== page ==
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  ISSN (up) 0378-1909 ISBN Médium  
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  Numéro d'Appel MARBEC @ alain.herve @ collection 2379  
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Auteur Paital, B.; Bal, A.; Rivera-Ingraham, G.A.; Lignot, J.-H. openurl 
  Titre Increasing frequency of large-scale die-off events in the Bay of Bengal: reasoning, perspectives and future approaches Type Article scientifique
  Année 2018 Publication Revue Abrégée Indian J. Geo-Mar. Sci.  
  Volume 47 Numéro 11 Pages 2135-2146  
  Mots-Clés fishes; climate change; climate; Aquatic environment; Bay of Bengal; catastrophic events; conservation strategies; natural disasters; redox metabolism; satellite monitoring  
  Résumé The Bay of Bengal has been suffering from increasing frequency of large-scale die-off events for the past decades. Most frequently, these events are attributed to high-speed human development and its harmful effects on environment, which is nevertheless, the biggest challenges currently faced by the world. Increasing urbanization, environmental pollution and climate change are leading to unsustainable ecosystem exploitation and raising health and disease management challenges. Considerable modulations in major ecosystems and major disturbances in the global food chain are some of the most significant consequences of this uncontrolled urbanization. Global warming and El Nino events are few particular phenomena that drive mass deterioration of terrestrial foliages and fauna as well as aquatic organisms, respectively. We here review and discuss the die-off events occurring in the Bay of Bengal for the last decades as well as all the data obtained from the analyses of such events to provide a future perspective on potential management and monitoring strategies directed towards the protection of the flora and fauna of several major ecosystems from such die-off events.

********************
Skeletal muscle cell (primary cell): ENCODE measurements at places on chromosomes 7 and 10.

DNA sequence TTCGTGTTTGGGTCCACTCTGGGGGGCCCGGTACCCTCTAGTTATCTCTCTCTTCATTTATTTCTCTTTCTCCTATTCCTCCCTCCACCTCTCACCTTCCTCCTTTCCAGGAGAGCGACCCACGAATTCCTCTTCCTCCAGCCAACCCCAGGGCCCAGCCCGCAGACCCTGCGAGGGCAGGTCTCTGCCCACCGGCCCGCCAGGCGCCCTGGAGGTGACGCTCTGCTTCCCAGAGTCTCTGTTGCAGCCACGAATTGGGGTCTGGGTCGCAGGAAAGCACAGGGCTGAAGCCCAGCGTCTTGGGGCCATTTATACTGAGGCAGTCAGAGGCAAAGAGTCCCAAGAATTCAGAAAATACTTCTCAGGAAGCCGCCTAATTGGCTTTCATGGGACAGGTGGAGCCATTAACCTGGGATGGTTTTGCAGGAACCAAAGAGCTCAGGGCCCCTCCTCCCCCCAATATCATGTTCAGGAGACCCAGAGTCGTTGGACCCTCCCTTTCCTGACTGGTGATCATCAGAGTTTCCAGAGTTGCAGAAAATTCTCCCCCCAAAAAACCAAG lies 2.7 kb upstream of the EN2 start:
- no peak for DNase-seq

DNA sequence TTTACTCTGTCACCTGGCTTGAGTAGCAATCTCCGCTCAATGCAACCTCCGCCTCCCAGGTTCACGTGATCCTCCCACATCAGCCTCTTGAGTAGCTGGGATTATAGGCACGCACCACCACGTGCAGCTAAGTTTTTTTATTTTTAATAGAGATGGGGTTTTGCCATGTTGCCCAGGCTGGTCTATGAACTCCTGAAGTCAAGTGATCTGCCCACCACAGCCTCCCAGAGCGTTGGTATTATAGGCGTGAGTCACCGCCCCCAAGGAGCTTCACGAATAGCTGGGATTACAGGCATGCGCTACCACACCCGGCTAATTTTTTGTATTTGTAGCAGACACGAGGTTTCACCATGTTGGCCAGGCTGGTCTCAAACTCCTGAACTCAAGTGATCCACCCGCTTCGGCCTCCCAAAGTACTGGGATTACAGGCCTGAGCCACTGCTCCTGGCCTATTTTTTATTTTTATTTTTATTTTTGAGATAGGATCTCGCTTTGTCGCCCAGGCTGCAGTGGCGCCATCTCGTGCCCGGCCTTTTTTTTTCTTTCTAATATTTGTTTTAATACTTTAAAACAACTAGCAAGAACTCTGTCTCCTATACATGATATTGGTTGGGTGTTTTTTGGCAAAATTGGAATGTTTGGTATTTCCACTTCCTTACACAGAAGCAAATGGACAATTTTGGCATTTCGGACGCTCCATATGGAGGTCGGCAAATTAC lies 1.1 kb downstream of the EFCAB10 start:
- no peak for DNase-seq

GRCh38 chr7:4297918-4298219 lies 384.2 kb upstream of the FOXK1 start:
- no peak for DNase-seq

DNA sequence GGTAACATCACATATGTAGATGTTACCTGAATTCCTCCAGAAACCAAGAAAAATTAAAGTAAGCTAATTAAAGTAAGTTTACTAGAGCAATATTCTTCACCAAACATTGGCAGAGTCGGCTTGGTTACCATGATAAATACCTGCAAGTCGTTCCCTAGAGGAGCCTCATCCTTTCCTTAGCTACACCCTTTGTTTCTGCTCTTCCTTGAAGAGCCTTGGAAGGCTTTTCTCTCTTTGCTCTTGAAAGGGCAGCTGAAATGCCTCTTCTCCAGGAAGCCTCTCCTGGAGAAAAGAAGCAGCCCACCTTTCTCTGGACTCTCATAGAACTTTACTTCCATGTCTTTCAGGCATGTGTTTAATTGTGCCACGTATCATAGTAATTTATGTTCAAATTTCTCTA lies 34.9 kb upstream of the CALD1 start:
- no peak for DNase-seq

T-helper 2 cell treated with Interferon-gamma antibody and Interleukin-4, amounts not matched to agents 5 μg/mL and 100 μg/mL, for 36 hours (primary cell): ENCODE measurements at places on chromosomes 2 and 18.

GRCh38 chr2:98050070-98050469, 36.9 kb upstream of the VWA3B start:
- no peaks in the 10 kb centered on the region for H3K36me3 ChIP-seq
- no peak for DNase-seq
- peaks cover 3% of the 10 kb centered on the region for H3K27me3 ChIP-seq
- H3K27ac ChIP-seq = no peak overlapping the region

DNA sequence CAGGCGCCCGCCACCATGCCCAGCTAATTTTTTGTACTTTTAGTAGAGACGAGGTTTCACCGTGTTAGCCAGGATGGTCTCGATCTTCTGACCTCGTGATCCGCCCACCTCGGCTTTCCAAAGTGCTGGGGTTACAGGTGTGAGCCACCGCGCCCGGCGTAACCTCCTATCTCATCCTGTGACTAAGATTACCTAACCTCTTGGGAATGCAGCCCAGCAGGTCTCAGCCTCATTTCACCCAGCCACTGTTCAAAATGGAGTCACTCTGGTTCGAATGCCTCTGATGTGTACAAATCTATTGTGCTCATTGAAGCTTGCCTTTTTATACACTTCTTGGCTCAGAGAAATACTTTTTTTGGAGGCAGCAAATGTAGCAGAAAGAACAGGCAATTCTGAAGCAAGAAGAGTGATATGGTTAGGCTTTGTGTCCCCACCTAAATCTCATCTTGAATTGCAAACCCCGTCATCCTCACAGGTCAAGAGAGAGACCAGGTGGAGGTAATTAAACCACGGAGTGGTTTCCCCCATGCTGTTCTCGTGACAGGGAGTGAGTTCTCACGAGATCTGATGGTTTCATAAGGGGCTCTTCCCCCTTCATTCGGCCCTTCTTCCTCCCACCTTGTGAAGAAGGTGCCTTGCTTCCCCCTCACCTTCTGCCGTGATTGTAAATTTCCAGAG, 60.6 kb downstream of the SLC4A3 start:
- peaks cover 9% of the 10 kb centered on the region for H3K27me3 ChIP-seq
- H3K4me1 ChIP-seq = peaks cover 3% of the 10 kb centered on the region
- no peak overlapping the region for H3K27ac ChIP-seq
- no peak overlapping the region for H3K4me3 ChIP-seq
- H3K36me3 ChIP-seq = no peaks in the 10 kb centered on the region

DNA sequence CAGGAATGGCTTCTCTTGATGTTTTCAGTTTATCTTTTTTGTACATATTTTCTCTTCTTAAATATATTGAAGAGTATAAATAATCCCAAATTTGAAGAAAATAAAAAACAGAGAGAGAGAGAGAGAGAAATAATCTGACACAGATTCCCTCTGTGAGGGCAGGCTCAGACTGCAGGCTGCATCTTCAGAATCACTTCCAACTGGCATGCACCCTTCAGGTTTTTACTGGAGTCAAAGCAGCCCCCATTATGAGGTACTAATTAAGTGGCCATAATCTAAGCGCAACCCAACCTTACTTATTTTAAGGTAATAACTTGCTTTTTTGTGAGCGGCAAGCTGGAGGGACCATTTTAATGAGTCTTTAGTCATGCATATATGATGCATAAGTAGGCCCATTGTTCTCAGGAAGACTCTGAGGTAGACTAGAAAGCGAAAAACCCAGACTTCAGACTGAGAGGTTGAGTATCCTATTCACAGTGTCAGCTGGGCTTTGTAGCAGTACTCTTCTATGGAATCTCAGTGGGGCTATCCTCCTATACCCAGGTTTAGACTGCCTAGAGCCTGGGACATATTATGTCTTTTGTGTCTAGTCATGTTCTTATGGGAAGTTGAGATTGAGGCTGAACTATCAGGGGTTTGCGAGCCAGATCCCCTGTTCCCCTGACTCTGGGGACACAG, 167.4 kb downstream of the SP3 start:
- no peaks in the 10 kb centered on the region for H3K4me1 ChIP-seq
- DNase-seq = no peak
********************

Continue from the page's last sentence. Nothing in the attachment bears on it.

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  ISSN (up) 0379-5136 ISBN Médium  
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  Numéro d'Appel MARBEC @ alain.herve @ collection 2484  
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Auteur Trystram, C.; Rogers, K.M.; Soria, M.; Jaquemet, S. doi  openurl